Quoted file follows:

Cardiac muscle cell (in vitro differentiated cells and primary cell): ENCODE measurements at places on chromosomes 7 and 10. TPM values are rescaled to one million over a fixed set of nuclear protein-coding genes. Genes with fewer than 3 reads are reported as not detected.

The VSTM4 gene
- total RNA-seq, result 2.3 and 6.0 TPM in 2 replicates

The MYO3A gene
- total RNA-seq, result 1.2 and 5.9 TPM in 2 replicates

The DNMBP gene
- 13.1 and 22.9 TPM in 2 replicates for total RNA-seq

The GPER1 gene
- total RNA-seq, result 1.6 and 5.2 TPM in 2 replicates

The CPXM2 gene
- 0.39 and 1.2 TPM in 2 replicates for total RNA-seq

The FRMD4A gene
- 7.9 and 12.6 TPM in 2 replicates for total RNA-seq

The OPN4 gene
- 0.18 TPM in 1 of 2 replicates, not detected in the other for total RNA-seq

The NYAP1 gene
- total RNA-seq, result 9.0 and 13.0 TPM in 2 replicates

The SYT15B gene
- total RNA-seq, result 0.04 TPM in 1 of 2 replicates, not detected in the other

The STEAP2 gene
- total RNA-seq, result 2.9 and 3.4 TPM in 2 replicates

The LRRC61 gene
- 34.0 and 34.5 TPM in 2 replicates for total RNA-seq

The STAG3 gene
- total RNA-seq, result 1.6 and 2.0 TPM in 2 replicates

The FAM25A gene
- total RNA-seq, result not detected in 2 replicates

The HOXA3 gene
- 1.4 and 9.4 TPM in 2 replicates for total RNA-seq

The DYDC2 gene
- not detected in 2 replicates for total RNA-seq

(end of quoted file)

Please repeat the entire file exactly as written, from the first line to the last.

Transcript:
Cardiac muscle cell (in vitro differentiated cells and primary cell): ENCODE measurements at places on chromosomes 7 and 10. TPM values are rescaled to one million over a fixed set of nuclear protein-coding genes. Genes with fewer than 3 reads are reported as not detected.

The VSTM4 gene
- total RNA-seq, result 2.3 and 6.0 TPM in 2 replicates

The MYO3A gene
- total RNA-seq, result 1.2 and 5.9 TPM in 2 replicates

The DNMBP gene
- 13.1 and 22.9 TPM in 2 replicates for total RNA-seq

The GPER1 gene
- total RNA-seq, result 1.6 and 5.2 TPM in 2 replicates

The CPXM2 gene
- 0.39 and 1.2 TPM in 2 replicates for total RNA-seq

The FRMD4A gene
- 7.9 and 12.6 TPM in 2 replicates for total RNA-seq

The OPN4 gene
- 0.18 TPM in 1 of 2 replicates, not detected in the other for total RNA-seq

The NYAP1 gene
- total RNA-seq, result 9.0 and 13.0 TPM in 2 replicates

The SYT15B gene
- total RNA-seq, result 0.04 TPM in 1 of 2 replicates, not detected in the other

The STEAP2 gene
- total RNA-seq, result 2.9 and 3.4 TPM in 2 replicates

The LRRC61 gene
- 34.0 and 34.5 TPM in 2 replicates for total RNA-seq

The STAG3 gene
- total RNA-seq, result 1.6 and 2.0 TPM in 2 replicates

The FAM25A gene
- total RNA-seq, result not detected in 2 replicates

The HOXA3 gene
- 1.4 and 9.4 TPM in 2 replicates for total RNA-seq

The DYDC2 gene
- not detected in 2 replicates for total RNA-seq